Part 12 - The Deal of the Century
Microsoft - in the deal of the century - bought Seattle Computer Products "Quick and Dirty operating system" for a mere $ 50,000 - without Seattle Computer products knowing it was for IBM - and then proceeded to talk IBM into letting Microsoft also market it separate from the IBM PC project. Microsoft had the market savvy and already realized the potential profit - or "revenue bomb" - their own operating system and languages might generate.
It was a frantic several months of around the clock work to meet the product introduction deadline. IBM gave Microsoft hardware prototypes of their PC to develop Basic and the new operating system for. IBM required strict security procedures, which Microsoft felt were silly. Microsoft's Bellevue offices and IBM's Boca Raton, Florida, production facilities were at exact opposite ends of the country, necessitating hundreds of flights to hastily called meetings - usually by IBM. Despite these problems, and the clash of corporate cultures, - the deadline of introducing the IBM PC on August 12, 1981 was met. However, Microsoft - to whom the project had been a labor of love - was not even invited to the product introduction. To IBM, Microsoft was just another vendor. The PC was just another product.
The finalized IBM PC was close to what Bill Gates had specified should comprise a new generation computer. IBM decided to use the Intel 8088 chip - a 16/8 chip - instead of the true 16-bit 8086 chip, saving a few dollars in production cost, but slowing the system down. The 8088 could address up to 1 Megabyte of memory - 16 times more than the 64K CP/M computers - more than what mainframe computers used - who would ever need that much memory? The system had a built-in cassette tape interface but was designed to use 5" floppy disk drives and have monochrome graphics. The Basic language was in a ROM chip inside the computer, and you had your choice of 3 operating systems - The New MS-Dos, CP/M-86, or the UCSD P system. Several application software programs - including a modified version of Visicalc - were offered. Configuration prices ranged from about $ 1600 for a 16K RAM mono system, up to over six Grand for a 320K system which included color graphics. What really made the IBM PC unique from previous IBM traditions is that it was built from off the shelf parts - available to anyone - and that it was marketed by computer dealers - not IBM salesmen.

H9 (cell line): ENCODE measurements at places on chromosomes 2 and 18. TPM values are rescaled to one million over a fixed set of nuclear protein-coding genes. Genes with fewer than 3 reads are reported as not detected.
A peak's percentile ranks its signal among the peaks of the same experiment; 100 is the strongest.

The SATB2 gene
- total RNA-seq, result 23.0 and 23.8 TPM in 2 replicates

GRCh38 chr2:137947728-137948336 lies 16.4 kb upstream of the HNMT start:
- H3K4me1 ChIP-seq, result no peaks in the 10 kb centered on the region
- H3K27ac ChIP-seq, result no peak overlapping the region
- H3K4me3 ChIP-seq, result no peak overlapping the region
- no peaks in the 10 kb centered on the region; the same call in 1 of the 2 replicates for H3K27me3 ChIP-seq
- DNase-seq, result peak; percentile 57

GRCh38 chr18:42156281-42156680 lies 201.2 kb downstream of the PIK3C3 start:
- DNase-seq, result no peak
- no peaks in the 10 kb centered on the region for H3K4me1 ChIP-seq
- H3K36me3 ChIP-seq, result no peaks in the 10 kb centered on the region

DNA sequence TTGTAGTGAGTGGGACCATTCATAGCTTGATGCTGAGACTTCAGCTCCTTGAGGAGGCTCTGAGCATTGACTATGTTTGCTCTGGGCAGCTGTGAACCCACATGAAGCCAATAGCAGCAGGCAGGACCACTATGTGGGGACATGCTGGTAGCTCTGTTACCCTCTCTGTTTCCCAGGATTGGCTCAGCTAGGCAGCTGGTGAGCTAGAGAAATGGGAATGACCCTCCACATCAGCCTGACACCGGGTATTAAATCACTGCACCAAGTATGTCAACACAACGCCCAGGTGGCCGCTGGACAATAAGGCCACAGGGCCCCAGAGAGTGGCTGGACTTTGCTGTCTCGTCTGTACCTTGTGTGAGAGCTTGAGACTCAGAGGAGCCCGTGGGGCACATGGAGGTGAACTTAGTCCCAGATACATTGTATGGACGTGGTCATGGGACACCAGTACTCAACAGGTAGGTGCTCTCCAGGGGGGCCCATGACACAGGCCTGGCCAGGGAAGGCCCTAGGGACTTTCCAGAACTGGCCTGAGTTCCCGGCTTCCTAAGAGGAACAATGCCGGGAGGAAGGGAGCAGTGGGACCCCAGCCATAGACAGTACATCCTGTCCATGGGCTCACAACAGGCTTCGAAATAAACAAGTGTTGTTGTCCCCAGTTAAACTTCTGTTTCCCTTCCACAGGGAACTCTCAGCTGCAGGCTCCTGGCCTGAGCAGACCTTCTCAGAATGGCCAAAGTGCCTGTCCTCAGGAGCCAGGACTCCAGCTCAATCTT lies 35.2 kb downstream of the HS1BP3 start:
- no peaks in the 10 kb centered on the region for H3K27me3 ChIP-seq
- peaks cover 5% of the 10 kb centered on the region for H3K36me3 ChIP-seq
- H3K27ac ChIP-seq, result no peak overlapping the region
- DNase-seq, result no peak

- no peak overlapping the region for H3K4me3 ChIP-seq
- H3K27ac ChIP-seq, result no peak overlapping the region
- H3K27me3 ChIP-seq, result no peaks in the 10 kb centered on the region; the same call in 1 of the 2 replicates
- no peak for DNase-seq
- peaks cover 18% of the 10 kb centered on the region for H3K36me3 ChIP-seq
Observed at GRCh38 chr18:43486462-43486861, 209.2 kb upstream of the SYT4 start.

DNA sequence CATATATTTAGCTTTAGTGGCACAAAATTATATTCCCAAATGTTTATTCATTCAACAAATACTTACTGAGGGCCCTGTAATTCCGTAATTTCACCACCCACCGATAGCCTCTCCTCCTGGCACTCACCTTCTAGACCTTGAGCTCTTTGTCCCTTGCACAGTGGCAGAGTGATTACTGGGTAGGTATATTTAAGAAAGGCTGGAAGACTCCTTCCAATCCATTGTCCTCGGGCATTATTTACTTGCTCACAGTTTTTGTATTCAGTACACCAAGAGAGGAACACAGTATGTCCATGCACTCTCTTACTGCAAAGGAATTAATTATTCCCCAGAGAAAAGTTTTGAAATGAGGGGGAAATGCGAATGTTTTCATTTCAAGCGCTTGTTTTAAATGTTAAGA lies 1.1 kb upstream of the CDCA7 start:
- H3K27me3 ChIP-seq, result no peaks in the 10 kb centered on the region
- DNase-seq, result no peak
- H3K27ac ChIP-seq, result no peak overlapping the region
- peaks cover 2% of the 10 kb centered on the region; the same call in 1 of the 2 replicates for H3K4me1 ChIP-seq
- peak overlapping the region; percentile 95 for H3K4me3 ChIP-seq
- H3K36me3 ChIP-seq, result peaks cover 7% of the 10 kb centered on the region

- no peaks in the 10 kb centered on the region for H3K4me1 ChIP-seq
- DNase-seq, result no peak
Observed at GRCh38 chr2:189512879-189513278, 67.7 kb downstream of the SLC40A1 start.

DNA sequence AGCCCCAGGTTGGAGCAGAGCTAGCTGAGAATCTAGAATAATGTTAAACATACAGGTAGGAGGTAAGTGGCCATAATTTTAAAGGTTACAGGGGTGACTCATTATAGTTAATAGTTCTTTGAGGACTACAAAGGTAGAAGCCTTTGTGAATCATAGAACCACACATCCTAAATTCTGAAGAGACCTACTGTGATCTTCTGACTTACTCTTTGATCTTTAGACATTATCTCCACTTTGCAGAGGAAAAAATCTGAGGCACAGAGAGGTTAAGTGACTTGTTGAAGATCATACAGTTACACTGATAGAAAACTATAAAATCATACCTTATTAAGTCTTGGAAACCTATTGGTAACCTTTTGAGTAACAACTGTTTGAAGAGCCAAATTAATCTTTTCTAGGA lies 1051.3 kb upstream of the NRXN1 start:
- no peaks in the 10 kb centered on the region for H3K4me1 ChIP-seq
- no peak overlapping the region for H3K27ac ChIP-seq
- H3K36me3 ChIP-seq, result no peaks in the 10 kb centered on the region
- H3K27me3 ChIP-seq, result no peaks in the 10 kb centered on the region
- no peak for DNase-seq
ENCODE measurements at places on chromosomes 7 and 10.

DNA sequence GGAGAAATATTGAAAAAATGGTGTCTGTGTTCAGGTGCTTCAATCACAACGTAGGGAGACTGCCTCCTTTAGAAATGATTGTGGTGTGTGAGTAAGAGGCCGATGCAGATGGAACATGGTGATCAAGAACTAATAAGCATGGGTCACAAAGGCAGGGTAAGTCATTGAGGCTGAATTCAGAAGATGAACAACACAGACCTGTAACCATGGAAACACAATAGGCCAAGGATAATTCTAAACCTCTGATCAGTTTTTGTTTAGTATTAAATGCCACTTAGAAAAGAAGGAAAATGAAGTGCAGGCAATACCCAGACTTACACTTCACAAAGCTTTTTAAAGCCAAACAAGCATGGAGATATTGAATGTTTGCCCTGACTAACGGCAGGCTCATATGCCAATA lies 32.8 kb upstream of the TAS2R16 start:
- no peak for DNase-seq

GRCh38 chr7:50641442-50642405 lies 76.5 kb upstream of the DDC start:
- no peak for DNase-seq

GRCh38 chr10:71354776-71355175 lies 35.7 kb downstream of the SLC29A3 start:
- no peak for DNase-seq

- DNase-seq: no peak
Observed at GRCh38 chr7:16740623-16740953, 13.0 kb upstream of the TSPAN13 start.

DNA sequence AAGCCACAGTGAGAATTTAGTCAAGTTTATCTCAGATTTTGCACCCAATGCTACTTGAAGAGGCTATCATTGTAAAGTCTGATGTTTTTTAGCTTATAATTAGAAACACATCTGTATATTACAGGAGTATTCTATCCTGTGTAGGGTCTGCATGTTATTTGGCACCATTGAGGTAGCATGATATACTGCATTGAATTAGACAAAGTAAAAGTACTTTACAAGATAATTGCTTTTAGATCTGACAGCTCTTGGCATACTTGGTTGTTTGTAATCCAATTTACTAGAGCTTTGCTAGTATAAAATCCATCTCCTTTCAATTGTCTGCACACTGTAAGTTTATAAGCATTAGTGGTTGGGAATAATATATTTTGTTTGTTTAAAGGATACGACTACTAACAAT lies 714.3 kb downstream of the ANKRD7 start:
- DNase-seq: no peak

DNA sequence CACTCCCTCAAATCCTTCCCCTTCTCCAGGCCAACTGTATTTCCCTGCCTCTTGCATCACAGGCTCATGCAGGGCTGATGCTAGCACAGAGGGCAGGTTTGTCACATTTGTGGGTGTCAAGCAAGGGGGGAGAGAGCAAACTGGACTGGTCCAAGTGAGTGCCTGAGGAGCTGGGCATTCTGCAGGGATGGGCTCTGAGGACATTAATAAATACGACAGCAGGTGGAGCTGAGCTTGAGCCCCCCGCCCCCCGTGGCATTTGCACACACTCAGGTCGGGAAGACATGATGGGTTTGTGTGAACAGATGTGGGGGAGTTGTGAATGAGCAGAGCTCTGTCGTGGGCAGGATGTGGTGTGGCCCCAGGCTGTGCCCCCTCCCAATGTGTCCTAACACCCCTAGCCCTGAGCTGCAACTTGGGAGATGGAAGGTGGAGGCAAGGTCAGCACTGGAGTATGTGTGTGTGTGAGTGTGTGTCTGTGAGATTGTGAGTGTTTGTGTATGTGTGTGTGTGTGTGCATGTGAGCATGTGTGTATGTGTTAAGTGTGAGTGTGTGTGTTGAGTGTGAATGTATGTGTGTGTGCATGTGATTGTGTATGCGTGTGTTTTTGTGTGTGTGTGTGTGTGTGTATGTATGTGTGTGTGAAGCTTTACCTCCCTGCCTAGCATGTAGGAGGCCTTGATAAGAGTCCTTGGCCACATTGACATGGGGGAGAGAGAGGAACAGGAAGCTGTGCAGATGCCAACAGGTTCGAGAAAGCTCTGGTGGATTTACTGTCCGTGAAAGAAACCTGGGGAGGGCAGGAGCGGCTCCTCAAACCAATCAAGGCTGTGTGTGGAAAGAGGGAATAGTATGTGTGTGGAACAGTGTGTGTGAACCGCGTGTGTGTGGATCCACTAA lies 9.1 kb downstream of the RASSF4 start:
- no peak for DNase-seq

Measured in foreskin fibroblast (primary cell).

IBM was so unsure of market acceptance that they made a low key product introduction. Other PC makers of the day such as Radio Shack expressed little concern. Apple Computer even ran a newspaper ad welcoming IBM into the marketplace. The new IBM PC didn't really have the power to blow its competition away, there wasn't much software available, it used 3 new and untried operating systems, and it was marketed through a new non-IBM marketing channel.
And the market acceptance - was phenomenal. Software for it seemed to grow on trees. A new spreadsheet program called Lotus - written to take advantage of the 8088 - soon became a reason to buy the new IBM PC. Quality Word Processing and Database programs emerged. 3rd Party hardware companies began creating drop-in cards such as the Hercules monographics adapter. People rushed to computer stores like Lemmings to the sea. Demand was so high that stores had lotteries for the chance to buy an IBM PC at grossly inflated prices.
Within 18 months IBM was forced by market demand to introduce a PC-XT which had a hard disk and a new version of DOS. Business demanded more RAM and storage. The unheard of 1 meg of memory was soon eaten up by the demands of huge spreadsheets, and tricks - such as the Above Board and the LIMSpec or Expanded memory specification were created to fool the systems into being able to use resources that theoretically weren't there.
So incredible was IBM's success that the October 3rd, 1983 issue of Business Week magazine ran a cover story entitled "Personal Computers - and the Winner is - IBM", which went on to explain how IBM had gone from zero to market domination in 2 years.
And the future certainly looked much like George Orwell's 1984 - as IBM was poised to dominate the world again, and was readying the introduction of its new Advanced Technology PC and even a home pc they planned on calling junior.
And this probably would have happened, were it not for some interesting developments at - of all places - a Copier company's research laboratory - and next week we'll learn how both Apple's Steve Jobs and Microsoft's Bill Gates took a walk in the "PARC", and how it changed the future of personal computing.
On to Segment 13, "A Walk in the PARC"
Back to the Table of Contents